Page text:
Last week, I read an interesting story on SEOmoz (no really, it’s applicable to people who don’t even know what SEO means!) about getting better customer service through Twitter.
To summarize, Rebecca wanted to cancel a Comcast sports package. She was told by the customer service representative (CSR) that she couldn’t do so, even though the season had just started. She couldn’t even talk the CSR into a prorated refund. Frustrated, Rebecca used Twitter to vent her annoyance.
Less than 12 minutes later, a Comcast representative tweeted back to her. He asked about the problem and they discussed it. Meanwhile, some of her followers responded to her initial tweet or even “retweeted” it (to repost a tweet on your own twitter feed). She and the twittering Comcast CSR eventually solved the problem and she got her refund. Comcast was very smart to have people use Twitter to fix problems.
That really drove home to me the power of blogging and even twitter. Twitter is essentially a micro blog, where anyone can publish their thoughts in 140 characters or less. “I hate comcast.” takes only fifteen. In some ways it’s more egalitarian than blogs. You don’t need to pay a dime to set up an account and even attract a number of followers (sure, you can do that on a WordPress.com or Blogger blog too, but Twitter accounts have the advantage of looking about the same).
A recent commenter on one of my articles about Direct Buy (rather enthusiastically) explained that Direct Buy had apparently bought out a site on infomercial scams, just to quash negative publicity. Because that site was showing up #2 in searches for Direct Buy.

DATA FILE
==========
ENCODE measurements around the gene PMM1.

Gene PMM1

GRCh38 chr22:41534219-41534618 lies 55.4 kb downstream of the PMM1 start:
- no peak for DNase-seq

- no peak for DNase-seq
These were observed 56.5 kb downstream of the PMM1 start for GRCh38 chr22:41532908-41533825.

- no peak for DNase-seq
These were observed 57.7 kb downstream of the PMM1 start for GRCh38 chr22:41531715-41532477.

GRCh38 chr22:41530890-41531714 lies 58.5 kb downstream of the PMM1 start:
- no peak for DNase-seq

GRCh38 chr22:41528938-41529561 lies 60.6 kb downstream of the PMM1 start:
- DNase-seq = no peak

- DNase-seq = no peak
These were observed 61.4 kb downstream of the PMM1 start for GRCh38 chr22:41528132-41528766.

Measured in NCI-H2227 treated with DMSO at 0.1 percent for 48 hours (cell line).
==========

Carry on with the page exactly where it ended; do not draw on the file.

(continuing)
Whether or not it’s the case, it’s certainly believable.
All in all, this is pretty good news for us consumers. Sometimes CSRs are impossible to work with. Even calling back may not help and may just feel like a waste of your time. But in the ideal market, consumers have as much power as anyone. And the internet is a great tool for using that power.
So if you can’t get through to a CSR, why not write a blog post about your experience? Or some tweets? Smart companies care about their reputation and would much rather have a negative blog post amended to say “They helped me get everything fixed, awesome!” than have it showing up in potential customer’s Twitter accounts or ranking for a search term on Google.
Then there’s the old-fashioned method: write. A real ink-and-paper letter. Find information of someone important at the company–president, etc, and address it to them. Or find/figure out their e-mail address (look at any company e-mail addresses and figure out their method of handling names: j_smith, jsmith, smithjohn, etc.) and e-mail the letter. If you do have a blog/twitter account, mention that you plan to spread the word of how well or poorly they handled it, depending on the outcome.
As someone pointed out to Rebecca, ideally she’d have gotten everything solved during the first phone call. But since she didn’t, it’s still much better that things are solved now than if they weren’t.
There’s all kinds of power you have as a consumer, the key is using it.
Have I written a lot about Twitter lately? It’s not intentional.